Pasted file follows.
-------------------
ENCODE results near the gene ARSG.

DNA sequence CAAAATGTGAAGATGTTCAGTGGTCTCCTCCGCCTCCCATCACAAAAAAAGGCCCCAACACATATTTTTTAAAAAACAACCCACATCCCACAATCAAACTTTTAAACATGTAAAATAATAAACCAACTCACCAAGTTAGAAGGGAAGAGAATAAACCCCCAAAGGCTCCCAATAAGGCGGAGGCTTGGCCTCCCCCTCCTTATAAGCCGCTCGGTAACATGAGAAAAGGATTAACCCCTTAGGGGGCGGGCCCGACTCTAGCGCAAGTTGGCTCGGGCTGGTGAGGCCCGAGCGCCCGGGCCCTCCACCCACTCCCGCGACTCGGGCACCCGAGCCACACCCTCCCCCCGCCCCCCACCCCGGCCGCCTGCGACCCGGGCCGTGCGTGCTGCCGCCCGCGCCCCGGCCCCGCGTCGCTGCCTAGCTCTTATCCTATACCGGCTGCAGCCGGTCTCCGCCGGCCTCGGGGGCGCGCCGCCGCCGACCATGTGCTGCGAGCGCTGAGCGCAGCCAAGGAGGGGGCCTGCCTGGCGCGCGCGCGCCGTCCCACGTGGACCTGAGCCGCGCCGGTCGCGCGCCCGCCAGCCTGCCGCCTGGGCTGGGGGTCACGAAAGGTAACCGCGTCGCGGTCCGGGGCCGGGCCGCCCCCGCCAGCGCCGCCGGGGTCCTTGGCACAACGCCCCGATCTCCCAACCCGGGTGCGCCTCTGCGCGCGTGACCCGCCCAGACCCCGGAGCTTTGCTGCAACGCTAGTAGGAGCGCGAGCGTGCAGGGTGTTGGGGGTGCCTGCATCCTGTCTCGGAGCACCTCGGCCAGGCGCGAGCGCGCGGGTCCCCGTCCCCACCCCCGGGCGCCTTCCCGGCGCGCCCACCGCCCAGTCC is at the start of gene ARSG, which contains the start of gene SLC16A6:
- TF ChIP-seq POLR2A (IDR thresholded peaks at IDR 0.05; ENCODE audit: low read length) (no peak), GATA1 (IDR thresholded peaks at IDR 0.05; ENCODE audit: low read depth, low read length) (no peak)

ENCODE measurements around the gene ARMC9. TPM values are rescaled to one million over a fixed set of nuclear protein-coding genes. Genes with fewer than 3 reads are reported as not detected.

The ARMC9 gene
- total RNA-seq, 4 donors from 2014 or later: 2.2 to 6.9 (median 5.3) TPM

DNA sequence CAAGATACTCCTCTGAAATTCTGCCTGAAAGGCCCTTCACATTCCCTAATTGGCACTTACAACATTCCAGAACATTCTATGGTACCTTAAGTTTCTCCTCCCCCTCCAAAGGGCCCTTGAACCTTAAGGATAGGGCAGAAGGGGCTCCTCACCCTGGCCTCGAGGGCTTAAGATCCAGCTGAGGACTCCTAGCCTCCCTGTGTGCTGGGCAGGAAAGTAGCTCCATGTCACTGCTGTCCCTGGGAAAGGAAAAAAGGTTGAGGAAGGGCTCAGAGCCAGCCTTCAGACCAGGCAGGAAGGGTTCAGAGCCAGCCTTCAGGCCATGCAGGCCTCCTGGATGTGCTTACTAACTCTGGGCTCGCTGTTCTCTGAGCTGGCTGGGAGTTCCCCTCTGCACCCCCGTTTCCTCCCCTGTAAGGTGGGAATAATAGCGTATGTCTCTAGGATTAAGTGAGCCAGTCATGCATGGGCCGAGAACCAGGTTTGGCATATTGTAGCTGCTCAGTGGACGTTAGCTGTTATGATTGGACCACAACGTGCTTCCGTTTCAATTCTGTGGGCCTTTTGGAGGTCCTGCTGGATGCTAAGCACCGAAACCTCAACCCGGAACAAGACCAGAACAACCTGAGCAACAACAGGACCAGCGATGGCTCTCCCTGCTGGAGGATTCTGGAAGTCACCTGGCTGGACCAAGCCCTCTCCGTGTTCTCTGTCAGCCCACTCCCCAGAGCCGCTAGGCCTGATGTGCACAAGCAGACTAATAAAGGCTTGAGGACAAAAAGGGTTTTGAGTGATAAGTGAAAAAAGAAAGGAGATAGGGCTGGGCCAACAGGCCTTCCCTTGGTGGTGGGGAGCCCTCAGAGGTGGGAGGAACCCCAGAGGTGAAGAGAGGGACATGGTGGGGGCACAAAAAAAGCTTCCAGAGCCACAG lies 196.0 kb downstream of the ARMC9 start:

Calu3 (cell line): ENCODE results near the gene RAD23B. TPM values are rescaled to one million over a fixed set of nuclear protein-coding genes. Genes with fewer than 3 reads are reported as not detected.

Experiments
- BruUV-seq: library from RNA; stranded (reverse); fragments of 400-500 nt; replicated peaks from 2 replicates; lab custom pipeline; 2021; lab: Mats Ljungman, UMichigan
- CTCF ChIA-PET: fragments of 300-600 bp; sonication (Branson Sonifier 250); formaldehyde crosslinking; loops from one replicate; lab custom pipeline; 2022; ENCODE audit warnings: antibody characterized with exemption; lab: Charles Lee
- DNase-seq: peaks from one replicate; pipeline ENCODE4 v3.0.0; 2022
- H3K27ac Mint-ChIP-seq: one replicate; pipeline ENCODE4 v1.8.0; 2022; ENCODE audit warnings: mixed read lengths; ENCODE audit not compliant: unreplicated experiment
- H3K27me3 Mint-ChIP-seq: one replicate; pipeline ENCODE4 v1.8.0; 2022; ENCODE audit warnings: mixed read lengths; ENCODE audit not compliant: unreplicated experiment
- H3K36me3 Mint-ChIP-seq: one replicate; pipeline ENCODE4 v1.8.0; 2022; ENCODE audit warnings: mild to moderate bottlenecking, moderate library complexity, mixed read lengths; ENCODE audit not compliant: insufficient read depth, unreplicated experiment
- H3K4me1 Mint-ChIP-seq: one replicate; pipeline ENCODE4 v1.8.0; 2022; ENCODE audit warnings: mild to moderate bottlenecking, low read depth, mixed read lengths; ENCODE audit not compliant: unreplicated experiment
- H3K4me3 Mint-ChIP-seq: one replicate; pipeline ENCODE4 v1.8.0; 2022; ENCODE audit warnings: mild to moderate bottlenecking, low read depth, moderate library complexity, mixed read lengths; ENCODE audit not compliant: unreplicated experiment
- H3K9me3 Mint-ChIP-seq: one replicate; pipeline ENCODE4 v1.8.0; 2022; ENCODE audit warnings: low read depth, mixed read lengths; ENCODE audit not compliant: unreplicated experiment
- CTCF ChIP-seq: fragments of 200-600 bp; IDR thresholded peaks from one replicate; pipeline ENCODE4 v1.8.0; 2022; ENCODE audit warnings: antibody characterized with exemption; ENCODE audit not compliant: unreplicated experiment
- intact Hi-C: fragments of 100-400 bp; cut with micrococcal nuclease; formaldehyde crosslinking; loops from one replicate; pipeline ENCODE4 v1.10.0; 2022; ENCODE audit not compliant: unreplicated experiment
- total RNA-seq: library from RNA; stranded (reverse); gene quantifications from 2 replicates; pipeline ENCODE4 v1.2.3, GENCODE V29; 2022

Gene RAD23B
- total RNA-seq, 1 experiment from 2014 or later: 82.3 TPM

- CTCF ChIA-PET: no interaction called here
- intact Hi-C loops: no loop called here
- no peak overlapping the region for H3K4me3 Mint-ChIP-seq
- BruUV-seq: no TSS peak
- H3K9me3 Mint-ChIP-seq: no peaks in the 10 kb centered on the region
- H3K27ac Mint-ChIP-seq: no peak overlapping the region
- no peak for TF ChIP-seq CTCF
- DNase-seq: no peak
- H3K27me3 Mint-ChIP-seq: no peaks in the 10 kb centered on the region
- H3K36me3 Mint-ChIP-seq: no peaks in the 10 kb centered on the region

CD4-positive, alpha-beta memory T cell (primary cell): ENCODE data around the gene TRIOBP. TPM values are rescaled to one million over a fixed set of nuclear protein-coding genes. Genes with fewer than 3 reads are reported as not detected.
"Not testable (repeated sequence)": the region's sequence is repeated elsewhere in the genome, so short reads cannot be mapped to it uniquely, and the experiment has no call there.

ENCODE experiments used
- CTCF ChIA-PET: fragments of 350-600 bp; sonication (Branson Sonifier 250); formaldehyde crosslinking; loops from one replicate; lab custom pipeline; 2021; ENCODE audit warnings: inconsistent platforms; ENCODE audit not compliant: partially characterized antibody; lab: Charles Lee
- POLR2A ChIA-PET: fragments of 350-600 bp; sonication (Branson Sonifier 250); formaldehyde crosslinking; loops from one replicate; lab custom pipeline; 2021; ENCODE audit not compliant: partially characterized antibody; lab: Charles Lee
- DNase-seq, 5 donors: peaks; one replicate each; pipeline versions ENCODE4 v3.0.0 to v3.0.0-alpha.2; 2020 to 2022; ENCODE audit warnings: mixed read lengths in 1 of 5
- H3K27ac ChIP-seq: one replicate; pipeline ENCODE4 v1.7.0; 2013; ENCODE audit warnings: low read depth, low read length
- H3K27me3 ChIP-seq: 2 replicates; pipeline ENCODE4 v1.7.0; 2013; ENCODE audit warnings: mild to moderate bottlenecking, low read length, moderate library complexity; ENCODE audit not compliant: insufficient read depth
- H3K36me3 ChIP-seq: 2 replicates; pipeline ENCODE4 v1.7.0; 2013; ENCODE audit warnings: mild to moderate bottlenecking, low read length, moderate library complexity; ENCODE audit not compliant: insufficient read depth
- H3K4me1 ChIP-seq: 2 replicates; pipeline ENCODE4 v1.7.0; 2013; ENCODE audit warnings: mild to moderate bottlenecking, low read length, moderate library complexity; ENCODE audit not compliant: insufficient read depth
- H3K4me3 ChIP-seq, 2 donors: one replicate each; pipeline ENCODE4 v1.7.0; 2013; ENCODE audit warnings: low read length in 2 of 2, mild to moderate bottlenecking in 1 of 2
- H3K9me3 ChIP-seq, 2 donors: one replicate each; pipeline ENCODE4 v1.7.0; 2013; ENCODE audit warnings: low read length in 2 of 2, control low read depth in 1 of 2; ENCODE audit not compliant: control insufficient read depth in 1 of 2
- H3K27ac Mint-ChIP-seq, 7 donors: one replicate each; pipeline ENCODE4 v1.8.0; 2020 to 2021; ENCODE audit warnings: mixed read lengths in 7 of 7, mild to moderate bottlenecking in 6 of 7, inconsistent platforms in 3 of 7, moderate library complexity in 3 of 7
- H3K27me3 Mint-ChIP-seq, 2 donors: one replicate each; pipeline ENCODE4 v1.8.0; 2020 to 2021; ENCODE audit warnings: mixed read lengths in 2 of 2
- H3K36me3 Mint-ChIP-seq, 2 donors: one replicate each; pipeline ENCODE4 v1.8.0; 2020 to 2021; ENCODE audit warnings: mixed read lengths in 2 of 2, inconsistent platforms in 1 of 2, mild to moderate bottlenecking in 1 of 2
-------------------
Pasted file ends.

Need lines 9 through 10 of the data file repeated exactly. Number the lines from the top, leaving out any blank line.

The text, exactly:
Experiments
- BruUV-seq: library from RNA; stranded (reverse); fragments of 400-500 nt; replicated peaks from 2 replicates; lab custom pipeline; 2021; lab: Mats Ljungman, UMichigan